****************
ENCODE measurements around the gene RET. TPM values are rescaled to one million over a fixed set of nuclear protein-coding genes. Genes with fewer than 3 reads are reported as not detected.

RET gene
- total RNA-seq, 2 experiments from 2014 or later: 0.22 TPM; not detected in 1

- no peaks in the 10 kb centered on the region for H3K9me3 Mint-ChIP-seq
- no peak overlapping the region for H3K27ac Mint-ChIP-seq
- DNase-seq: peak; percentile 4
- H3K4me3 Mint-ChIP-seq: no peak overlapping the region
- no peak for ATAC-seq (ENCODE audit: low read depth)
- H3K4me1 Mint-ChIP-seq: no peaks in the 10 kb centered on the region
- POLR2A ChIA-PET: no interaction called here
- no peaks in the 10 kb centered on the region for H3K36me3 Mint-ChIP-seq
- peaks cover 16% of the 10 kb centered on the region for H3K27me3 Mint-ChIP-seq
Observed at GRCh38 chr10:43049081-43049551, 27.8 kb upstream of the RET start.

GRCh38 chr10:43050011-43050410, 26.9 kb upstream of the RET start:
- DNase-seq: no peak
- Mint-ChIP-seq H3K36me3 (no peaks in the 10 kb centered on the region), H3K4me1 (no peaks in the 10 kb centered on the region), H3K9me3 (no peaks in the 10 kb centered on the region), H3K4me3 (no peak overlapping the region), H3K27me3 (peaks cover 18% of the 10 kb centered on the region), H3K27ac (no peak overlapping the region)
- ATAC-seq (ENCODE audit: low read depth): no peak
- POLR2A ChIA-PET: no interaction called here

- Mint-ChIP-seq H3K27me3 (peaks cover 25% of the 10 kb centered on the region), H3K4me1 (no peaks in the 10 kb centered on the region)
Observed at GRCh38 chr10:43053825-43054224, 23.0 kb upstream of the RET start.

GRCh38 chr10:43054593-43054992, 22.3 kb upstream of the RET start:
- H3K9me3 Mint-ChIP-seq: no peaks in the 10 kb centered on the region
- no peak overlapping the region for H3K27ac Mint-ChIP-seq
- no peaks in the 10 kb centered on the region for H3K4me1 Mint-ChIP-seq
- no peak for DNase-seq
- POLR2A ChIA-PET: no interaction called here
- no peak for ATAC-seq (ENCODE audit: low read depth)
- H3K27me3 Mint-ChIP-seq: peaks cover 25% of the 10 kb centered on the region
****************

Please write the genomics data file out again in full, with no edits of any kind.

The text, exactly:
ENCODE measurements around the gene RET. TPM values are rescaled to one million over a fixed set of nuclear protein-coding genes. Genes with fewer than 3 reads are reported as not detected.

RET gene
- total RNA-seq, 2 experiments from 2014 or later: 0.22 TPM; not detected in 1

- no peaks in the 10 kb centered on the region for H3K9me3 Mint-ChIP-seq
- no peak overlapping the region for H3K27ac Mint-ChIP-seq
- DNase-seq: peak; percentile 4
- H3K4me3 Mint-ChIP-seq: no peak overlapping the region
- no peak for ATAC-seq (ENCODE audit: low read depth)
- H3K4me1 Mint-ChIP-seq: no peaks in the 10 kb centered on the region
- POLR2A ChIA-PET: no interaction called here
- no peaks in the 10 kb centered on the region for H3K36me3 Mint-ChIP-seq
- peaks cover 16% of the 10 kb centered on the region for H3K27me3 Mint-ChIP-seq
Observed at GRCh38 chr10:43049081-43049551, 27.8 kb upstream of the RET start.

GRCh38 chr10:43050011-43050410, 26.9 kb upstream of the RET start:
- DNase-seq: no peak
- Mint-ChIP-seq H3K36me3 (no peaks in the 10 kb centered on the region), H3K4me1 (no peaks in the 10 kb centered on the region), H3K9me3 (no peaks in the 10 kb centered on the region), H3K4me3 (no peak overlapping the region), H3K27me3 (peaks cover 18% of the 10 kb centered on the region), H3K27ac (no peak overlapping the region)
- ATAC-seq (ENCODE audit: low read depth): no peak
- POLR2A ChIA-PET: no interaction called here

- Mint-ChIP-seq H3K27me3 (peaks cover 25% of the 10 kb centered on the region), H3K4me1 (no peaks in the 10 kb centered on the region)
Observed at GRCh38 chr10:43053825-43054224, 23.0 kb upstream of the RET start.

GRCh38 chr10:43054593-43054992, 22.3 kb upstream of the RET start:
- H3K9me3 Mint-ChIP-seq: no peaks in the 10 kb centered on the region
- no peak overlapping the region for H3K27ac Mint-ChIP-seq
- no peaks in the 10 kb centered on the region for H3K4me1 Mint-ChIP-seq
- no peak for DNase-seq
- POLR2A ChIA-PET: no interaction called here
- no peak for ATAC-seq (ENCODE audit: low read depth)
- H3K27me3 Mint-ChIP-seq: peaks cover 25% of the 10 kb centered on the region